There is a kind of subconscious element that has kind of worked its way in, that
makes it less about the neurosis of me and my needs, and more about an overview.
It's still about me or us, though maybe a small group of us. More concern for
trying to do the right thing, and not just a neurotic, selfish point of view,
which was a lot of what Fleetwood Mac's dialogues to each other were always
What are the most mysterious parts of the songwriting process to you?
It's an interesting thing. In many ways, I still don't think of myself as a
songwriter. I know I've written a lot of songs. I tend to think of myself as a
stylist. I think that the way a lot of people do it is they come up with a
tangible thing that you can call a lyric and a melody. Then they take it into a
situation where it might evolve as a record. I might go in with fragments or
ideas that are not particularly well fleshed out, or they're as well fleshed out
as I'm able to make them. And then I start to work the painting.
What do you mean by that?
I make that analogy because I can sit with a tape machine and use that as a
canvas. You commit to a certain melody, then you commit to a certain guitar
part, and one affects the other and maybe the melody begins to change. It's kind
of an abstract expressionist way of doing it. At some point that starts to lead
you, as a painting would. Then when you get to a certain point, suddenly you're
on automatic. It's hard for me to divorce the process of the songwriting,
because I'm not Burt Bacherach, unfortunately, who can sit down and have a
complete overview and understanding of so many things that he's been taught, so
many European principles and all that. I have to find a different way to do it.
So the actual record making side of it affects to a great degree the writing and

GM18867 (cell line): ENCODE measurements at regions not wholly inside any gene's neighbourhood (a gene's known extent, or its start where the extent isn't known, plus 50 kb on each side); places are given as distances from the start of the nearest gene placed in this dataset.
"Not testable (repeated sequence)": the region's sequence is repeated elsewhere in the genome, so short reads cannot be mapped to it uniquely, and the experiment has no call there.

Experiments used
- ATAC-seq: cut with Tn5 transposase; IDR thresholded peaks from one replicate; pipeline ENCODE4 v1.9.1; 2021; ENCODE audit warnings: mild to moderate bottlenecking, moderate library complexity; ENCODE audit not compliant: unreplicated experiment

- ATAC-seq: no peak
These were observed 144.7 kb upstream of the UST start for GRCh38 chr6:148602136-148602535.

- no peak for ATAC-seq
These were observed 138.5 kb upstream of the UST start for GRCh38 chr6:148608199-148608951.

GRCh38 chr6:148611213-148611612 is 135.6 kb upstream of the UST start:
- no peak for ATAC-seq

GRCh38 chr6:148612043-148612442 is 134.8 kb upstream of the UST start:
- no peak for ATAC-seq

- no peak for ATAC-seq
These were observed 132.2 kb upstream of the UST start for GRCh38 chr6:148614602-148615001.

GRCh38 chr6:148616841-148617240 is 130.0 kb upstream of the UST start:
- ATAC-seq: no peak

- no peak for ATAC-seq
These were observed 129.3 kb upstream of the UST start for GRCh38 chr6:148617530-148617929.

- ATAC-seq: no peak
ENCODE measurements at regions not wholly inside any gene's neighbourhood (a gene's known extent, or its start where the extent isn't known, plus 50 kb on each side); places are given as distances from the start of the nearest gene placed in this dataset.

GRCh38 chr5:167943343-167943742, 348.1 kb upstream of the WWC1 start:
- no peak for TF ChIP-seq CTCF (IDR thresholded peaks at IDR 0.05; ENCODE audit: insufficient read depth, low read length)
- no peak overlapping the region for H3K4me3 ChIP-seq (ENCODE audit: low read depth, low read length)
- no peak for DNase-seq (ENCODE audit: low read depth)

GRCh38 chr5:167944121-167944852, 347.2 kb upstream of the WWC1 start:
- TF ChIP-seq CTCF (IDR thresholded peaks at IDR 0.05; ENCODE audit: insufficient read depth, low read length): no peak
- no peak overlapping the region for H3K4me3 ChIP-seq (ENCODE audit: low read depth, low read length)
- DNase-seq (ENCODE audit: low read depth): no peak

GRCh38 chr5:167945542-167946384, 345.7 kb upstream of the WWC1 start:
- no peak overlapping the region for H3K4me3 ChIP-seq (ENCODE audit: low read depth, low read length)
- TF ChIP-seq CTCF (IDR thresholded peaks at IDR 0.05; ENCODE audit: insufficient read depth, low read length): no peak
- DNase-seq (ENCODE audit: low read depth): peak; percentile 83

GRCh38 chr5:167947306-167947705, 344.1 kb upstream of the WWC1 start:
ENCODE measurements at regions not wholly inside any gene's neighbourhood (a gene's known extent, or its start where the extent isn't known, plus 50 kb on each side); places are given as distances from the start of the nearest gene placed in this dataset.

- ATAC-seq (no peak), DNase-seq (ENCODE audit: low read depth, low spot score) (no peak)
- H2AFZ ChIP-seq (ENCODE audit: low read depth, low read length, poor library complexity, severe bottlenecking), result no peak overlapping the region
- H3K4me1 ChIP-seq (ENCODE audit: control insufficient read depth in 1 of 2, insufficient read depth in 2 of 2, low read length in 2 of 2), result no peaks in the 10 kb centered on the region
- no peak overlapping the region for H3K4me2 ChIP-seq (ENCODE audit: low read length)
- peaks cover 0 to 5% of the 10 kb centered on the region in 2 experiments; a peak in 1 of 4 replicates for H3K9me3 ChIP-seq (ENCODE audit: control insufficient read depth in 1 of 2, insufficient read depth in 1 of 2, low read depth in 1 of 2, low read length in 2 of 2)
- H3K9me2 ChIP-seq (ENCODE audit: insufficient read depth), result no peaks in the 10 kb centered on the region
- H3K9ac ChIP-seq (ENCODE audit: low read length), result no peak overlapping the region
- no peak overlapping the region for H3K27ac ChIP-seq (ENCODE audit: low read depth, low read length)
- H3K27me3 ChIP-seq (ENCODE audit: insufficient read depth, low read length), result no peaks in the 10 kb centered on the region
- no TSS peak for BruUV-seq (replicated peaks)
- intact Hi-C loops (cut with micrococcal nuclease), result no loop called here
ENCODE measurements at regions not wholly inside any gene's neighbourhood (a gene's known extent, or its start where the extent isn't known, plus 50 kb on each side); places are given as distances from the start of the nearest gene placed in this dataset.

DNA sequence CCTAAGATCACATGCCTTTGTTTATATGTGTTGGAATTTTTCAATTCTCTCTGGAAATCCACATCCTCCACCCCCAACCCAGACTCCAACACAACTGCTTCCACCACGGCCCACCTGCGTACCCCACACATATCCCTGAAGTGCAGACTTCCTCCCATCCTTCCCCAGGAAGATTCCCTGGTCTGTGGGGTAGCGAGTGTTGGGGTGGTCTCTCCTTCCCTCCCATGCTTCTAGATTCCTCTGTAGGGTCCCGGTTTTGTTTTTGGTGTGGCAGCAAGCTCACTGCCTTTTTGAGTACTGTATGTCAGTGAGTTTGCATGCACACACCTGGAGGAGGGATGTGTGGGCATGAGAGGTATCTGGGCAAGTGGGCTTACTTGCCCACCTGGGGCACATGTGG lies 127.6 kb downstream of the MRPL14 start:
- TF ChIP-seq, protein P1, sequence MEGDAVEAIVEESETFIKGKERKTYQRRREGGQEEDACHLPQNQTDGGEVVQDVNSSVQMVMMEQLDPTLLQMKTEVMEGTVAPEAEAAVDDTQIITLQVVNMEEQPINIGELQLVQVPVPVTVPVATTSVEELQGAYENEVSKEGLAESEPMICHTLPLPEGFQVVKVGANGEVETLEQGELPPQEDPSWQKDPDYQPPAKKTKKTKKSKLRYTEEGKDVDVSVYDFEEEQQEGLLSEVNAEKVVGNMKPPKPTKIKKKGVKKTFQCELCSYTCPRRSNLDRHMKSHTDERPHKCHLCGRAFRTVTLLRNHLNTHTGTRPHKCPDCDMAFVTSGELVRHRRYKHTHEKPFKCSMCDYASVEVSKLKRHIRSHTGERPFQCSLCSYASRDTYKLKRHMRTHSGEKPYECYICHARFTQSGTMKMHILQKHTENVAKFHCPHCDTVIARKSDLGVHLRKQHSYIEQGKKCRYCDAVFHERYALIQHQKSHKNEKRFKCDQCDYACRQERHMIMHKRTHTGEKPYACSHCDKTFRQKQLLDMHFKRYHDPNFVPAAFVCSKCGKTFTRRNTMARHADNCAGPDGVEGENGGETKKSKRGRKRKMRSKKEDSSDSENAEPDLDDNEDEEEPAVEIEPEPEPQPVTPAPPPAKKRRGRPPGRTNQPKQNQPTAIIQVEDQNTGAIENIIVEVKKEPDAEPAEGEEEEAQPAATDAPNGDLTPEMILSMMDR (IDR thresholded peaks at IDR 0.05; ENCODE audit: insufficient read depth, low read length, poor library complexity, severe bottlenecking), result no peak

vice versa. And I suppose that is the mystery right there, is that it comes in
little fits and starts, and it's maybe like making sculpture. You have to really
pat it around quite a bit and change it and lop off the nose and start over
again, and there's a kind of abstractness about it.
I've always admired your guitar playing, especially your right hand, which is
so fluid and precise. Can you talk a little about your technique?
I never really used a pick very much. When I was seven I was listening to Scotty
Moore, who had a fingerstyle in which he used a pick along with his fingers.
When rock sort of took a dive for a while there, I started listening to folk
music and blue grass. I never really got any serious chops on banjo, but it
helped my speed. But the Travis picking is the basic template for everything I
do. It's just something that evolved. I think a real breakthrough for me in
terms of translating this thing that you're talking about to the studio and
record making beyond the level of, say, "Never Going Back Again" was
when I started playing "Big Love" live. That was before The Dance,
when I did a tour after Out of the Cradle. I started doing "Big Love"
very fast, in a Leo Kottke meets classical on acid (laughs), whatever you want
to call it. It got such a strong response, and it got me back to reminding
myself that whatever I can do as a producer, this is the center of what I do,
and it's not something to be taken lightly. This is somewhere I want to go now,
to take that element, the energy of that, and the singularity of that, and build
on it in a much more sublime way.
I read an interview with Christine where she said how much she admired your
abilities as a producer. She mentioned how you took Stevie's "Gold Dust
Woman," which has a repetitive chord sequence, and made each section
distinct. Since Stevie isn't really an instrumentalist, how do you approach an
arrangement for one of her songs.
You are in some ways adding to the writing process on the set, so to speak.
"Okay, this doesn't work, let's try this." It's very much like that.
If I am able to do that for Stevie, it doesn't mean I'd be able to do that for